How Many Whales Will We See?


Despite what ANY whale watch company may claim, you can never really guarantee how many whales will be seen, or even if any whales will be seen, when you go whale watching. You can guarantee a free return ticket (aka “rain check”) if you don’t see a whale, but you can’t guarantee the whales themselves.

That being said, the extremely high productivity of the Stellwagen Bank National Marine Sanctuary area means that whales are usually here, often in good numbers, and that’s why we have seen whales (at least 1) on over 99% of our trips since 1983. In fact w sometimes we go years without “skunking” (a “skunk” is whale watch industry slang for a trip in which no whales were seen). Most of the time we “skunk” it is due to fog rather than lack of whales (it’s hard to find whales when you can’t see!)

So while it is impossible to say for certain how many individual whales you will see when you go whale watching the most likely answer to this question is:  probably between 1 and 50. Pretty vague, huh? Well, that’s because these animals are WILD. They are not captive creatures in the confines of a zoo or aquarium, and they certainly don’t perform tricks for our amusement.

These whales are wild animals that come here to feed in the biologically rich waters of the Gulf of Maine. Their abundance is determined by the amount of food available to them. At times (many times, actually) there are so many whales in the area that we can’t possibly visit with them all in the limited time we have on the water. But at other times it takes cooperation between all whale watch boats in the area to find just one or two whales. We never know what we will see when we leave the dock but that’s part of the fun of whale watching! It is unscripted and unpredictable.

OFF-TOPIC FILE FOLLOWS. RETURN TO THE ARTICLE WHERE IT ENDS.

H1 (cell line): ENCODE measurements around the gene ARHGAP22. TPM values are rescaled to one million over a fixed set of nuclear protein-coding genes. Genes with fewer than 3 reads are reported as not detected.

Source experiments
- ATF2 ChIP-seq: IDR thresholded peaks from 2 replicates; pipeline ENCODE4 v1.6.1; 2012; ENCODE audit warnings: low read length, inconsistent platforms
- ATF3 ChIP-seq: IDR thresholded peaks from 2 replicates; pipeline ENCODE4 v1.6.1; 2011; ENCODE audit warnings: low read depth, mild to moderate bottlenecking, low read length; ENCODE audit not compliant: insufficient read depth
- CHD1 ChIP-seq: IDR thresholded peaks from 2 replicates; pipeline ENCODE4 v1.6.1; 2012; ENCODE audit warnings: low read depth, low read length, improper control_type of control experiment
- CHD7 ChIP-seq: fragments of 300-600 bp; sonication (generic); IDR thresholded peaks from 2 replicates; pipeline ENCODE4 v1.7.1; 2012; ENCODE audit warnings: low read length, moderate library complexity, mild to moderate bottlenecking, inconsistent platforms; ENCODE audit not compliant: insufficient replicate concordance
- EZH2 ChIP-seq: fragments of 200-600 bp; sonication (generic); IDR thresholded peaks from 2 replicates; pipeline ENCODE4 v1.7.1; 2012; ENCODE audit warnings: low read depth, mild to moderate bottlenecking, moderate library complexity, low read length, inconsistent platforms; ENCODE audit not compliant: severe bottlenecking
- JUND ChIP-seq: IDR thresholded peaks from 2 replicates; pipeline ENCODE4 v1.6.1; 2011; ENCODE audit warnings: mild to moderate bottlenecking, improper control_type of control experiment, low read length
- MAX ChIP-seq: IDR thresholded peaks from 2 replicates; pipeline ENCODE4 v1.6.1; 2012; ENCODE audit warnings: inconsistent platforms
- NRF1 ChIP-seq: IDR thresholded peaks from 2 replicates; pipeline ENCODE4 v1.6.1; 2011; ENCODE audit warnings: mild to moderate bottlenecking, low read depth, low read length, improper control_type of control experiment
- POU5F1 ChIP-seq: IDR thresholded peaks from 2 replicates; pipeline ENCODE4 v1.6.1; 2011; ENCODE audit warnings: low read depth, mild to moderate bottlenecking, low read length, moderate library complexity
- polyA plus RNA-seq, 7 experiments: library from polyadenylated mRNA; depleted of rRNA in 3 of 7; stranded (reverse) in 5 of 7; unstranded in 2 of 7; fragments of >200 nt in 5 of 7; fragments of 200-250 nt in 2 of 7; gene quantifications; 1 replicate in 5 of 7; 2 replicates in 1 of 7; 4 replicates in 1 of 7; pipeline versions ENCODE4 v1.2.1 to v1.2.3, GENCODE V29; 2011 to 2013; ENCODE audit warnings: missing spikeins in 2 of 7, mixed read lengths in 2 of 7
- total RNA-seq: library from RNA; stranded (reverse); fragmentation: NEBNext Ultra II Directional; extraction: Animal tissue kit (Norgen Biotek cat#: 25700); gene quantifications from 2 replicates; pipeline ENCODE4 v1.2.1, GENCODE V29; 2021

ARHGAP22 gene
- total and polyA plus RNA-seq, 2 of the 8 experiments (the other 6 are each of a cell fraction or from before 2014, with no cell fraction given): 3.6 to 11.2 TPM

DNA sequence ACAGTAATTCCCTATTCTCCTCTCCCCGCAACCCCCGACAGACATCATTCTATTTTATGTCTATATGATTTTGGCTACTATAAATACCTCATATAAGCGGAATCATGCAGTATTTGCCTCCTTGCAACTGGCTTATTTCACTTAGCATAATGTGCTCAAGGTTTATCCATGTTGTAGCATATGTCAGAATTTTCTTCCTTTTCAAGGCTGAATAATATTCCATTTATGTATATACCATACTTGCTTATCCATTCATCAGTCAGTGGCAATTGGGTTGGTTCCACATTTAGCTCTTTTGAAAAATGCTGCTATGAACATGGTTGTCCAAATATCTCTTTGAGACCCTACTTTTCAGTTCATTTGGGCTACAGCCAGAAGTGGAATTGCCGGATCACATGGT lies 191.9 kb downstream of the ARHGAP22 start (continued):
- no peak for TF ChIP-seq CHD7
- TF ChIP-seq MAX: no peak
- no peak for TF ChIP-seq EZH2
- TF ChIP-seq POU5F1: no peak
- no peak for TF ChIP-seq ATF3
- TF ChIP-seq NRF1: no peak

Okay, so if we can’t predict exactly how many whales we will see, how about the best time to go look? When is that?

Well, once again it is impossible to say what time of day, or even what time of the year is best to go whale watching because the answer to that question also changes based on the amount of food (ie small schooling fish) available to the whales.

But before we get too hung-up on the total number of whales we might see, consider these questions: If whales had not been hunted to the brink of extinction would they be the iconic symbol of endangered wildlife that they are today?

Would it still be so exciting to see a whale if seeing one was commonplace?

I suspect not.  Remember that these whales are endangered!  Their numbers are only a small fraction of what existed in the pre-whaling era. One of the most exciting things about seeing a wild whale is simply encountering an animal which still teeters on the brink of extinction. It is estimated that less than 1% of people living on planet Earth will see a whale in their lifetime. Therefore, any time you see a whale, even one whale, you are truly privileged.  To see many whales at one time, as we often do, is a sight VERY few people will ever get a chance to see.